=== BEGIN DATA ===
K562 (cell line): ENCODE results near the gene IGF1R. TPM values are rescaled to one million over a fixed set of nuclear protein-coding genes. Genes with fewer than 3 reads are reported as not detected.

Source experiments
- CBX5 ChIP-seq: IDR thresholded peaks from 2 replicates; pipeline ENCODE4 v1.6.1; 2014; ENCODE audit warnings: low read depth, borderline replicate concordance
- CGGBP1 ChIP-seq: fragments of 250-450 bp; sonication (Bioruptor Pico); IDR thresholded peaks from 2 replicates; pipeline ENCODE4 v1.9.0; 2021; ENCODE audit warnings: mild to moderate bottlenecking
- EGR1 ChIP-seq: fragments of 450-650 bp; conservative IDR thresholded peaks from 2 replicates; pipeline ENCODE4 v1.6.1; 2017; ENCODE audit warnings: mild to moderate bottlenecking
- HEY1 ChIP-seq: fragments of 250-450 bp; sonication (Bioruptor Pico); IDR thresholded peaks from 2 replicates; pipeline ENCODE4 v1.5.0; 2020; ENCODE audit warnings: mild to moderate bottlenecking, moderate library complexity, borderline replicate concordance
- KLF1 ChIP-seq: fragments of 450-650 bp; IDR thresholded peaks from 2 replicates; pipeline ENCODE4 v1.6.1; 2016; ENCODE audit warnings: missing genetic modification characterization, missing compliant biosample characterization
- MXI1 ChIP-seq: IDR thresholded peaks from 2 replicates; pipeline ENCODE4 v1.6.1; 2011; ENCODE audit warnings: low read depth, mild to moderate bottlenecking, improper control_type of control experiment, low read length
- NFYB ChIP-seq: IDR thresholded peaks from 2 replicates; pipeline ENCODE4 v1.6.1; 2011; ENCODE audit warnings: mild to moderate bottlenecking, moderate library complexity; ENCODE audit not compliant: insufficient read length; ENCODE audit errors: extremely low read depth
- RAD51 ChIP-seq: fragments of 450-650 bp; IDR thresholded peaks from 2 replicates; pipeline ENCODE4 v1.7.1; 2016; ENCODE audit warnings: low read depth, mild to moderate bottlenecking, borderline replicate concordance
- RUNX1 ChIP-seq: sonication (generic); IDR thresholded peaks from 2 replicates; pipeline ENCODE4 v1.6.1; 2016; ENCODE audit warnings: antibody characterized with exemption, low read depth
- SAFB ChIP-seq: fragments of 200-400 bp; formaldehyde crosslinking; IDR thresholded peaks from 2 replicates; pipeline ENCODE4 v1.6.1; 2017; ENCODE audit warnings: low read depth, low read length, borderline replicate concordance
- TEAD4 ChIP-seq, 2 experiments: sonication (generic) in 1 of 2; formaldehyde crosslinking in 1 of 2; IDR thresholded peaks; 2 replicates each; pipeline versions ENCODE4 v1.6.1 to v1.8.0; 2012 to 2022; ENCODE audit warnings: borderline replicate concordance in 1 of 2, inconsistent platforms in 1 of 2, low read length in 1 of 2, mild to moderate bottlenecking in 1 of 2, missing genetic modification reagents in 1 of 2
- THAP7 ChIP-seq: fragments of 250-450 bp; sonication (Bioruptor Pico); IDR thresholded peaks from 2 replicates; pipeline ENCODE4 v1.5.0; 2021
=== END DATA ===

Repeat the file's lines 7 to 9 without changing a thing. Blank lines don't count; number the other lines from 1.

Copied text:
- KLF1 ChIP-seq: fragments of 450-650 bp; IDR thresholded peaks from 2 replicates; pipeline ENCODE4 v1.6.1; 2016; ENCODE audit warnings: missing genetic modification characterization, missing compliant biosample characterization
- MXI1 ChIP-seq: IDR thresholded peaks from 2 replicates; pipeline ENCODE4 v1.6.1; 2011; ENCODE audit warnings: low read depth, mild to moderate bottlenecking, improper control_type of control experiment, low read length
- NFYB ChIP-seq: IDR thresholded peaks from 2 replicates; pipeline ENCODE4 v1.6.1; 2011; ENCODE audit warnings: mild to moderate bottlenecking, moderate library complexity; ENCODE audit not compliant: insufficient read length; ENCODE audit errors: extremely low read depth